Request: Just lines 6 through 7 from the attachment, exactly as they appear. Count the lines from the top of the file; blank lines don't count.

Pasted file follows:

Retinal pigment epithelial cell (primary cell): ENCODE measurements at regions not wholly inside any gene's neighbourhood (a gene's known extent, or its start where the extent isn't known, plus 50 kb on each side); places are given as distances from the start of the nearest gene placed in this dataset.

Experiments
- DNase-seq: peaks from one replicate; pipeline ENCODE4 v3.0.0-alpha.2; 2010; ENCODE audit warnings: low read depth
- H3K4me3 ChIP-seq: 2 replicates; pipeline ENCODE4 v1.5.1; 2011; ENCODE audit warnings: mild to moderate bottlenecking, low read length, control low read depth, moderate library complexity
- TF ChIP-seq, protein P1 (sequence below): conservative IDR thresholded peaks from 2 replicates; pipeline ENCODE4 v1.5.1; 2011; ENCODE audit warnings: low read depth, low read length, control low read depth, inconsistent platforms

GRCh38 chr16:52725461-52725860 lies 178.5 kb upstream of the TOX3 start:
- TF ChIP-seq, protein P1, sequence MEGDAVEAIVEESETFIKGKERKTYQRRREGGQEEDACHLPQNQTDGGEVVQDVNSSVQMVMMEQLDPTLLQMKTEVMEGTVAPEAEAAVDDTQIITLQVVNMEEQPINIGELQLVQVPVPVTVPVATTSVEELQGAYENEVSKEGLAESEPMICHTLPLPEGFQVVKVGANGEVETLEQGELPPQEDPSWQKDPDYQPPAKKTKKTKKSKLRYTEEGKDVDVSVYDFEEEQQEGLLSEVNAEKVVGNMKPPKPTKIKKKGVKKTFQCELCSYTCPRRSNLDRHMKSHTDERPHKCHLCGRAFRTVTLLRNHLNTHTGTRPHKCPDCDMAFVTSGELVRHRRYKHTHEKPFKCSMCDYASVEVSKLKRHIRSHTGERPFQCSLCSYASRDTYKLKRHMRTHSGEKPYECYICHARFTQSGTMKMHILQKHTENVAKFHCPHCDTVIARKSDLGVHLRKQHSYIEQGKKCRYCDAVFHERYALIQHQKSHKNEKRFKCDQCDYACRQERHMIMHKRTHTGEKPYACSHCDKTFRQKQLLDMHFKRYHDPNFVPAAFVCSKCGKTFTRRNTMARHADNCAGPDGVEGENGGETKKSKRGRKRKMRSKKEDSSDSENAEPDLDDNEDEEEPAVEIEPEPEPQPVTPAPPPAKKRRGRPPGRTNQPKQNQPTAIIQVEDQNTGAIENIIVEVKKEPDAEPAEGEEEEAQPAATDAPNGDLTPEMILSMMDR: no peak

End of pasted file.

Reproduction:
GRCh38 chr16:52725461-52725860 lies 178.5 kb upstream of the TOX3 start:
- TF ChIP-seq, protein P1, sequence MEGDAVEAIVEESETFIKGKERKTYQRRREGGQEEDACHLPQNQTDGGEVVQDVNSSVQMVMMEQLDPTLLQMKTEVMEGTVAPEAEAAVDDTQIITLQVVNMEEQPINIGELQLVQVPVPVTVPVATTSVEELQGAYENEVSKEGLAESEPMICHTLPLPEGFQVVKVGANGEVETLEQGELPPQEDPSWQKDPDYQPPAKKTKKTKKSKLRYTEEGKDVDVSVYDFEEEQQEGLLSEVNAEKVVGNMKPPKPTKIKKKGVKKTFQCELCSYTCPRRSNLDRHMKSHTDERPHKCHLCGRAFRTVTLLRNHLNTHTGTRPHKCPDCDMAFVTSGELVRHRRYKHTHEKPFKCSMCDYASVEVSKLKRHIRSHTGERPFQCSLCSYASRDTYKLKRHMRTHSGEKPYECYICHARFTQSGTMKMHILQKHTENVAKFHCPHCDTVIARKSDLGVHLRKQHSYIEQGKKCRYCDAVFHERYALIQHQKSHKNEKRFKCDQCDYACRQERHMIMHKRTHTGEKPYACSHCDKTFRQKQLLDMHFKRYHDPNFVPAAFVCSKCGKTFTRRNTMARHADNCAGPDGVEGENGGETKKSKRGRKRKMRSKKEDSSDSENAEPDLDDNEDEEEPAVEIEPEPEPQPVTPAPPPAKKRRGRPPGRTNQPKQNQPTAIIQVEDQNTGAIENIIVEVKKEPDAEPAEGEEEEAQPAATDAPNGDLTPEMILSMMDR: no peak